Sun and Skin

Sun exposure is an important contributor to skin health, with genetics influencing the skin's response to UV radiation and its natural capacity to resist sun damage:

  • Sun Sensitivity: Individual genetic variations are major determinants of one's skin's sensitivity to UV exposure, thus influencing the risk of sunburn and skin cancer. Several factors, such as skin development stage, inflammation due to conditions such as atopic dermatitis, photosensitivity resulting from medications, and inherent skin type, call for the use of an adequate sun protection factor (SPF). Several studies have identified genetic variations that increase sun sensitivity and the likelihood of sunburn. Genes linked to skin pigmentation, such as ASIP, TYR, MC1R, and OCA2, are major contributors to sun sensitivity, whereas DNA repair genes are strongly correlated with sunburn susceptibility, implying a mechanism rather unrelated to pigmentation.
  • Sunspots: specific genes such as MC1R and IRF4 have been found to be linked to increased sunspot vulnerability. Facial sunspots, also known as solar lentigines, are pigmented patches resulting from localized growth of melanin-producing cells due to UV exposure. These spots are commonly found on aging skin and are more prevalent in Caucasian and Asian populations, particularly in women over the age of 50. Although they are benign and do not require medical treatment, their appearance is a sign of excessive sun exposure. Sunscreen use and sun exposure control are the best preventive measures.
  • Ease of tanning and photoaging: Your skin's tendency to tan is determined by your genetic makeup, with specific genes regulating melanin production and skin pigmentation. Genetic factors also contribute to photoaging, the premature aging of the skin due to sun exposure. Photoaging is a result of prolonged exposure to UV radiation, which leads to DNA damage, oxidative stress and changes in the skin's connective tissue. It leads to uneven pigmentation, fine wrinkles, sagging skin and other signs of aging. Several studies have shown that photoaging is genetically driven, with variations in genes such as STXBP5L and FBXO40 being correlated with an overall photoaging score that includes pigmentation irregularities, wrinkles and sagging skin.


Feed Your Skin

Nutrient deficiencies can greatly affect skin health, and your genetics play a significant role in the absorption and metabolism of essential vitamins and fatty acids:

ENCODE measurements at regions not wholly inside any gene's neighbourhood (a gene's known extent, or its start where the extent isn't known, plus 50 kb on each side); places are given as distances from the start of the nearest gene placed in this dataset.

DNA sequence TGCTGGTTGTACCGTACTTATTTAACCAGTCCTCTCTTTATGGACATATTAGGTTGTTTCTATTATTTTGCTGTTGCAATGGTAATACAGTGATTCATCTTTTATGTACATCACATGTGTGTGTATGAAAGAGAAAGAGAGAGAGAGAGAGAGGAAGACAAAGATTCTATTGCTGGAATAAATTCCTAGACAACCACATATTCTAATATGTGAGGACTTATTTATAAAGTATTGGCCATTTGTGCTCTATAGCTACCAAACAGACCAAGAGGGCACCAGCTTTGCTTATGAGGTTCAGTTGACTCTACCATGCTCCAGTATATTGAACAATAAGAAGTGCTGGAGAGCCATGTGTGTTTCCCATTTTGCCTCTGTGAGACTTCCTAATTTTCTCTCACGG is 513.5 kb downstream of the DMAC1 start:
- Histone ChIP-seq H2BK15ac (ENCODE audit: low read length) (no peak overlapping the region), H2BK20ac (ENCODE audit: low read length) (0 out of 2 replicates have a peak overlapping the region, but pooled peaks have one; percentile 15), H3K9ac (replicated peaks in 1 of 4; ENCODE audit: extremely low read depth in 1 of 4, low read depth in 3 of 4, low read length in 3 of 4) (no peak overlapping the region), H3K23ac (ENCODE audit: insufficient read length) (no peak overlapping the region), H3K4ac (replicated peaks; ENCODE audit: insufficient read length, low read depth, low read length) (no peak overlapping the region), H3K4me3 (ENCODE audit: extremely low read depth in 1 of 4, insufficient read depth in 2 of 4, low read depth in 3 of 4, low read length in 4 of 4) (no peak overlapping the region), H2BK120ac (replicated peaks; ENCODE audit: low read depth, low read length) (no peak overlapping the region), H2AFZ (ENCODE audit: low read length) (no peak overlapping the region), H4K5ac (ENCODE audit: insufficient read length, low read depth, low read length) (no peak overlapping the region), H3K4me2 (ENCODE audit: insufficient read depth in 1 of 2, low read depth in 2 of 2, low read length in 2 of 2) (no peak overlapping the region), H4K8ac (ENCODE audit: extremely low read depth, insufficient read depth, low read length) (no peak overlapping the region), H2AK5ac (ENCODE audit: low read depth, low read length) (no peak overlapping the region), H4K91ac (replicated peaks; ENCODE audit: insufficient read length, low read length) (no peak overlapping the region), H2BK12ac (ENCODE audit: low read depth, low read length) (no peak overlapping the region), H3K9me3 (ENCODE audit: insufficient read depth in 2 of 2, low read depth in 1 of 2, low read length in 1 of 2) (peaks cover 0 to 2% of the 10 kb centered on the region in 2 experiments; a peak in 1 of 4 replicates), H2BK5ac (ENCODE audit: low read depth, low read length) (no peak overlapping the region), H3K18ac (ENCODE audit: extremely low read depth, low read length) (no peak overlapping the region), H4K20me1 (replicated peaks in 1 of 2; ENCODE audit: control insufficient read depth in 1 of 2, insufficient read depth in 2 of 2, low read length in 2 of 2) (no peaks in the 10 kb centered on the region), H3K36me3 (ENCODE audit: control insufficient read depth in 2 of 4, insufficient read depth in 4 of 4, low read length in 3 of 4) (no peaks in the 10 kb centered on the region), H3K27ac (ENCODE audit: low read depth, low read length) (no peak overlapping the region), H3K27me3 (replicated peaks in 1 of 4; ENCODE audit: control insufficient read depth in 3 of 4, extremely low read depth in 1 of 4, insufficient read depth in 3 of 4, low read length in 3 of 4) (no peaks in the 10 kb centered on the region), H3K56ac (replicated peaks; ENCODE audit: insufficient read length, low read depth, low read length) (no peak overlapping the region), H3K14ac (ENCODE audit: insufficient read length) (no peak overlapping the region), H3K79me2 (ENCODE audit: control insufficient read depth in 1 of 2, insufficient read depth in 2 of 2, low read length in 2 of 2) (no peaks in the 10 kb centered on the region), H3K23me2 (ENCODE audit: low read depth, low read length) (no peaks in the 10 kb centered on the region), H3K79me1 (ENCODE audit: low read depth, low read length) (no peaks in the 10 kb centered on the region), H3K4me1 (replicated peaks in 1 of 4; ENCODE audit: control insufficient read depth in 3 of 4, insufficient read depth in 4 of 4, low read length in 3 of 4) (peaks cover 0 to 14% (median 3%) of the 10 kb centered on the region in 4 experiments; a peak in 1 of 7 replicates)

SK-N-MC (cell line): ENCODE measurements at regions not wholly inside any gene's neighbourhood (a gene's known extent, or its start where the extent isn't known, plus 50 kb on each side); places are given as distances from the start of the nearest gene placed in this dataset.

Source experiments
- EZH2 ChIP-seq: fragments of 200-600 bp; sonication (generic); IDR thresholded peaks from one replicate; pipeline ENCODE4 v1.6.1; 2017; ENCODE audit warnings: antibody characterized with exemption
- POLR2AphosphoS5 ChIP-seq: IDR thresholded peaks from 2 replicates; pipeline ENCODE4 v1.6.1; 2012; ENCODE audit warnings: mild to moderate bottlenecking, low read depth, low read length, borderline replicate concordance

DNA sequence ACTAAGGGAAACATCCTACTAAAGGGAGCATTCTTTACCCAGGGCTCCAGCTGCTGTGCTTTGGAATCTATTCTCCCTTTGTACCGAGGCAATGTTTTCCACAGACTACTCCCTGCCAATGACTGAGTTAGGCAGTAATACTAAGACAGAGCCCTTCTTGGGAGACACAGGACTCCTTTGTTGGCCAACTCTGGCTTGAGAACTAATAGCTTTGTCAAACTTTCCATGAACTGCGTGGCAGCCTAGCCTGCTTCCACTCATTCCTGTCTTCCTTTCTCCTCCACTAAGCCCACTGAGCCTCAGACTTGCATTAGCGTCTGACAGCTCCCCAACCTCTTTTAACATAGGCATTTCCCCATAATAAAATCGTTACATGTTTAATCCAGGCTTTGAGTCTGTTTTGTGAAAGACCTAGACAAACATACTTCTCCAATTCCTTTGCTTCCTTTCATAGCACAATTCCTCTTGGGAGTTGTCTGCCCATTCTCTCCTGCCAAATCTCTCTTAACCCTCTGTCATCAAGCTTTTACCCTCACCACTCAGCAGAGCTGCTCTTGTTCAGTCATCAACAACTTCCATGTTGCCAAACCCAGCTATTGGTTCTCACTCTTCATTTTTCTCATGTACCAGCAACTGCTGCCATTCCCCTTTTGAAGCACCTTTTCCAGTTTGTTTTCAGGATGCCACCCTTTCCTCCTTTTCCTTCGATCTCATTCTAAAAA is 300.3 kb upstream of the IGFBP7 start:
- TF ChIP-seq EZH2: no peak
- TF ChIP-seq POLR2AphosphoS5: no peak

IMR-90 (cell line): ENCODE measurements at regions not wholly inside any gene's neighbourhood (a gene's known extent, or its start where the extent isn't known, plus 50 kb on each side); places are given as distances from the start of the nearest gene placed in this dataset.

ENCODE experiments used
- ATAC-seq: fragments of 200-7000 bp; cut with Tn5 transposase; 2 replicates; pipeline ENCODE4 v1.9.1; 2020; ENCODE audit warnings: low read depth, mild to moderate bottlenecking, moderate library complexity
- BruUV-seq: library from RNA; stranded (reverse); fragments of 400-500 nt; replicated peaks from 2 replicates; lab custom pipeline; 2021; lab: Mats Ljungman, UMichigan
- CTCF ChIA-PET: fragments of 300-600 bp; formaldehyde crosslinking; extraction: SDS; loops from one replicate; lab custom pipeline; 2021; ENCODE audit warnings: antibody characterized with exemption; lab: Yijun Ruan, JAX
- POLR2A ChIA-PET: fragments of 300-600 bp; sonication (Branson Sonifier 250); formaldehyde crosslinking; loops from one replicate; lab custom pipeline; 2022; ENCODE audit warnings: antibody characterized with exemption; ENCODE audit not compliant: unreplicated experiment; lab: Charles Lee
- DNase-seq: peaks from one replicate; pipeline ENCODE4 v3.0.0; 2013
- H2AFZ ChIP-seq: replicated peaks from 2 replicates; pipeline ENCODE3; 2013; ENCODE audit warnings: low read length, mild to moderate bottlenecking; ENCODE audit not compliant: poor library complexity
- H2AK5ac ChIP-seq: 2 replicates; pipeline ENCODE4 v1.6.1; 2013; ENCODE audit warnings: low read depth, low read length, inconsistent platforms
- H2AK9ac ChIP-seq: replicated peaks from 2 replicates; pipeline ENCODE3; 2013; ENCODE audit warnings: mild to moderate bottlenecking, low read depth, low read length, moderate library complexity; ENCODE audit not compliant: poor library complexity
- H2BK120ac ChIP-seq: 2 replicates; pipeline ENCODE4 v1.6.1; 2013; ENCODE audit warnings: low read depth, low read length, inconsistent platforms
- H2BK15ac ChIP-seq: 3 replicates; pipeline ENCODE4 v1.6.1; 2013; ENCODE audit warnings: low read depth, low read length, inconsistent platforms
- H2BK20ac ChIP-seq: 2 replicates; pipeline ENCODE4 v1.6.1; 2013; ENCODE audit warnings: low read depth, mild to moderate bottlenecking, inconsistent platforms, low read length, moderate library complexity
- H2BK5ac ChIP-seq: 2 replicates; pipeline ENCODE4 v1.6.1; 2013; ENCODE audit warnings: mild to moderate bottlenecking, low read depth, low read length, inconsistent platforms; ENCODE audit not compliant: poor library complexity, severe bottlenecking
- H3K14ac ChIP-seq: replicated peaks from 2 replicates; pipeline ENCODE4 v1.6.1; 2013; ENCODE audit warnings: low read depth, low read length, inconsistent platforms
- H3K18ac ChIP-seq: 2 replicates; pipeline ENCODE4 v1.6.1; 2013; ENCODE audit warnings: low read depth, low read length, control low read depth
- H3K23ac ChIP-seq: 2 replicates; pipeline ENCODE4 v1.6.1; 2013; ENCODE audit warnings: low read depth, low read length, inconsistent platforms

• Vitamin B9 (folate): Folate is crucial for DNA repair and cell division, both of which are important processes in maintaining healthy skin. Folate deficiency can lead to skin damage and signs of aging. Certain genetic variants in the MTHFR gene can lead to low plasma folate levels and are linked to conditions such as varicose veins.
  • Vitamin B12 (cobalamin): Vitamin B12 is vital for healthy skin cells and in reducing inflammation. It interacts with folate to lower homocysteine levels, which, at increased levels, are correlated with skin conditions such as oral atrophy and hyperpigmentation. There is also a genetic variant in the FUT2 gene that has been linked to low blood levels of vitamin B12.
  • Vitamin C (ascorbic acid): Vitamin C is a powerful antioxidant that helps protect the skin from oxidative stress and supports collagen production. Vitamin C deficiency can result in symptoms such as easy bruising, dry skin, and poor wound healing. Topical application of vitamin C may help improve signs of photoaging, including wrinkles and sagging skin. Genetic variations in the SLC23A1 gene have been shown to be linked to lower levels of vitamin C in the blood.
  • Vitamin D: Produced in the skin after exposure to UVB rays, vitamin D is known to be involved in several skin conditions, including psoriasis and atopic dermatitis. Proper levels of vitamin D can improve skin elasticity, immunity and glow. Several genetic variations have been linked to vitamin D deficiency.
  • Vitamin E: Vitamin E, primarily α-tocopherol, boosts the immune system and protects the skin from UV radiation and inflammation. Insufficient levels can lead to skin ulcers and increased collagen loss. When taken with vitamin C, vitamin E can reduce inflammation due to UV radiation and lower vulnerability to sunburn. A genetic variant near the APOA5 gene has been shown to be correlated with increased plasma α-tocopherol levels.
  • Omega-3 and omega-6 fatty acids: These essential fatty acids are important for the heart, brain, anti-inflammatory response, and aging. Reduced levels can lead to skin conditions such as dermatitis, acne, and psoriasis. Omega-3s protect against UV-induced skin damage and reduce inflammation. Although our daily intake of omega-6 fatty acids is generally adequate, it may be insufficient for omega-3 fatty acids, which is why supplementation may be beneficial. A genetic variant of the FADS1 gene has been associated with low levels of omega-3 and omega-6.



By understanding the unique aspects of your genetic makeup, you can take proactive steps to nurture and protect your skin, ensuring its vitality and resilience against various environmental and intrinsic factors.